After Herzl's death, the Zionist movement came under the leadership of Chaim Weizmann, who sought to reconcile the "practical" wing of the movement, which sought to further Jewish settlement in Palestine, and its "political" wing, which stressed the establishment of a Jewish state. Weizmann obtained few concessions from the Turkish sultan, who ruled Palestine; however, in 1917, Great Britain, then at war with Turkey, issued the Balfour Declaration (see Balfour, Arthur James), which promised to help establish a national home for the Jewish people in Palestine. Great Britain was given a mandate of Palestine in 1920 by the League of Nations, in part to implement the Balfour Declaration.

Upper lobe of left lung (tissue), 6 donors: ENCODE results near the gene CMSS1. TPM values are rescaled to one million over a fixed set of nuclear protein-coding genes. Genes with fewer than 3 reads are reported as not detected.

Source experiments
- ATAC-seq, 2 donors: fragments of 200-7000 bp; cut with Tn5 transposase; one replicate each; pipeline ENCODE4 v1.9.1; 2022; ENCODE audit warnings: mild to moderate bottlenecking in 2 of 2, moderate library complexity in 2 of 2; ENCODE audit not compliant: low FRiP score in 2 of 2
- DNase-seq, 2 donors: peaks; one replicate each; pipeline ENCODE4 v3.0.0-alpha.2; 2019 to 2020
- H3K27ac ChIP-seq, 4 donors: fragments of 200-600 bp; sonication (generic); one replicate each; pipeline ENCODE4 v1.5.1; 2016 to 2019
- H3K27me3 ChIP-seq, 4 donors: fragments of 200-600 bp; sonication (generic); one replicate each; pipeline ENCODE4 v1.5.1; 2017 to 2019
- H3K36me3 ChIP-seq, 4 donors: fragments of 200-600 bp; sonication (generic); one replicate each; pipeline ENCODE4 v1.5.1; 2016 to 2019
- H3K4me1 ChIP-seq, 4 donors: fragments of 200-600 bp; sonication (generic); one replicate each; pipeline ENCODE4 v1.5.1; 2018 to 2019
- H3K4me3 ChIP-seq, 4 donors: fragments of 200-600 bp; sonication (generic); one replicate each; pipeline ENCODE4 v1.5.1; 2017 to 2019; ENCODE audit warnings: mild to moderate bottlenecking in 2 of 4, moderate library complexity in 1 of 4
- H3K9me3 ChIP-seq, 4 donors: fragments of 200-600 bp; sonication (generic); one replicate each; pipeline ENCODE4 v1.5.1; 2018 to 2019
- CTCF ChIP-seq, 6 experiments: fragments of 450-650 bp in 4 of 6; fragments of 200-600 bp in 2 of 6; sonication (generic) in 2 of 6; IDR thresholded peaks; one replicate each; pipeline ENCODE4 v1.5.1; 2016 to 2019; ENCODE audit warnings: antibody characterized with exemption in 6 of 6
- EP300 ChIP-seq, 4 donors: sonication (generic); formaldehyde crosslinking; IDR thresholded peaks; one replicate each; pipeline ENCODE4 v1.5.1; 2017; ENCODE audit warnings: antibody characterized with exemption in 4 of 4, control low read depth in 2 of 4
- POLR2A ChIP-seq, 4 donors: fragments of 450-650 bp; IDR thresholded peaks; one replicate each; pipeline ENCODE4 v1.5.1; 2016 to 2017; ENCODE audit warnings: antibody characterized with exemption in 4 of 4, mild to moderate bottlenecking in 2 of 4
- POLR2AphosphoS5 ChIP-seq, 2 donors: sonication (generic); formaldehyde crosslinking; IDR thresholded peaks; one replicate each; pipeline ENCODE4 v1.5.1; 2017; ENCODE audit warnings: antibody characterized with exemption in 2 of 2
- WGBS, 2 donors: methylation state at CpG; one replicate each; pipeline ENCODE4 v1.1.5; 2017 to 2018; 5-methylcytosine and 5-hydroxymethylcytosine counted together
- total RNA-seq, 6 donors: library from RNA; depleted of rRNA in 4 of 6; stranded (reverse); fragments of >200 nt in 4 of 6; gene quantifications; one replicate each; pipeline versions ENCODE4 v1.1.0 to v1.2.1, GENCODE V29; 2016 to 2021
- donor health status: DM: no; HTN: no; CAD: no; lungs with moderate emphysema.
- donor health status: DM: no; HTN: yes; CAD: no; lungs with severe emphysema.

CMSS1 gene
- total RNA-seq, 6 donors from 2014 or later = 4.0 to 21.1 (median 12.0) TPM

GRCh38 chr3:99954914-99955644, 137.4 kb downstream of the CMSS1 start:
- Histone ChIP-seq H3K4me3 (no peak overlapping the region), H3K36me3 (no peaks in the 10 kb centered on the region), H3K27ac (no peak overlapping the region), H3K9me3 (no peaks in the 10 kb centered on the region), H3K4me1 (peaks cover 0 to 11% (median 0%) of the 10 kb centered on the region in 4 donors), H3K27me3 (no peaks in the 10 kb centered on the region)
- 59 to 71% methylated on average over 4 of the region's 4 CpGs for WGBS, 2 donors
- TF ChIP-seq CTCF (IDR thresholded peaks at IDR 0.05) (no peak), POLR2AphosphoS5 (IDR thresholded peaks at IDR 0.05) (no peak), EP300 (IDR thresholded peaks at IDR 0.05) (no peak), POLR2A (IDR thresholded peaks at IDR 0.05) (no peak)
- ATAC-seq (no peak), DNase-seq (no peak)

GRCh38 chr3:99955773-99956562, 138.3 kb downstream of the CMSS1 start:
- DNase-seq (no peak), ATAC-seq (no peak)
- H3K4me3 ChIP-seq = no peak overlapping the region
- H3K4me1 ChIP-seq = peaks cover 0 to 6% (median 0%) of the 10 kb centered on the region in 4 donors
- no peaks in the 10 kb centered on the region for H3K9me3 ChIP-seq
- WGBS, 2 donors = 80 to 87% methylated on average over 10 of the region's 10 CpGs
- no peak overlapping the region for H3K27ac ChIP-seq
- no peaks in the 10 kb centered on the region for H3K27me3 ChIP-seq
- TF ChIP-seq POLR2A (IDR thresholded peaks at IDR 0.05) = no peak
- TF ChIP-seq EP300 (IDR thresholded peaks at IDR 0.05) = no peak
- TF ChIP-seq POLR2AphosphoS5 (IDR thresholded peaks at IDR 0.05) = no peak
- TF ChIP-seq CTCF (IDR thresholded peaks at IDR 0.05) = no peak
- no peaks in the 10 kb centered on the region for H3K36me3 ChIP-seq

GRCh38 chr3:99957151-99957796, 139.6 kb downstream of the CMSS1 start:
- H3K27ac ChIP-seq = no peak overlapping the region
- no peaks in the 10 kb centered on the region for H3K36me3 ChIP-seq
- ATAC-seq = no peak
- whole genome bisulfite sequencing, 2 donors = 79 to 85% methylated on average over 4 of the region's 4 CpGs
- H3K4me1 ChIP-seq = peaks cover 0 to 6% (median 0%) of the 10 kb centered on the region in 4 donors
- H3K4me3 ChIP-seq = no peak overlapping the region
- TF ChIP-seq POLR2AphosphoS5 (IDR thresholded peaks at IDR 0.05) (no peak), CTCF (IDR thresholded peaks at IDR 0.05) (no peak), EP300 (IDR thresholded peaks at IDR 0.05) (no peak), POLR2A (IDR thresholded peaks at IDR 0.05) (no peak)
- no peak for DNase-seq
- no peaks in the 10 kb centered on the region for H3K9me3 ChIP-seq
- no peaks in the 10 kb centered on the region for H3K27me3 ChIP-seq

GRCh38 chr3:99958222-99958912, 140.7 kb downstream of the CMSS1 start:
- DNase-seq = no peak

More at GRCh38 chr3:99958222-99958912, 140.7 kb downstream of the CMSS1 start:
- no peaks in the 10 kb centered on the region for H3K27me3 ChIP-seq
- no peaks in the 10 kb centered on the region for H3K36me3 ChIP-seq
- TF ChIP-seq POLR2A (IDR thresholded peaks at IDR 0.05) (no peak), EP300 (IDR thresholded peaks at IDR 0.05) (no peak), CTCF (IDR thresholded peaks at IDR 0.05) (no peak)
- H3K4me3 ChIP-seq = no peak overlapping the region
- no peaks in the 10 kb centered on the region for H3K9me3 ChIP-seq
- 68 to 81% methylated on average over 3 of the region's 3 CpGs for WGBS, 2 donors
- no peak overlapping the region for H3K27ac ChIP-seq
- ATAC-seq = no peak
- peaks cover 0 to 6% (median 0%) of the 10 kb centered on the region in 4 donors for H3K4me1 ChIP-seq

Jewish colonization vastly increased in the early years of the mandate (see Palestine for the period up to 1948), but soon the British limited their interpretation of the declaration in the face of Arab pressure. There were disputes in the Zionist movement on how to counter the British position. The right-wing Revisionists, led by Vladimir Jabotinsky, favored large-scale immigration to Palestine to force the creation of a Jewish state. The most conciliatory faction was the General Zionists (representing the original national organizations), who generally remained friendly to Great Britain.
The Columbia Electronic Encyclopedia, 6th ed. Copyright © 2012, Columbia University Press. All rights reserved.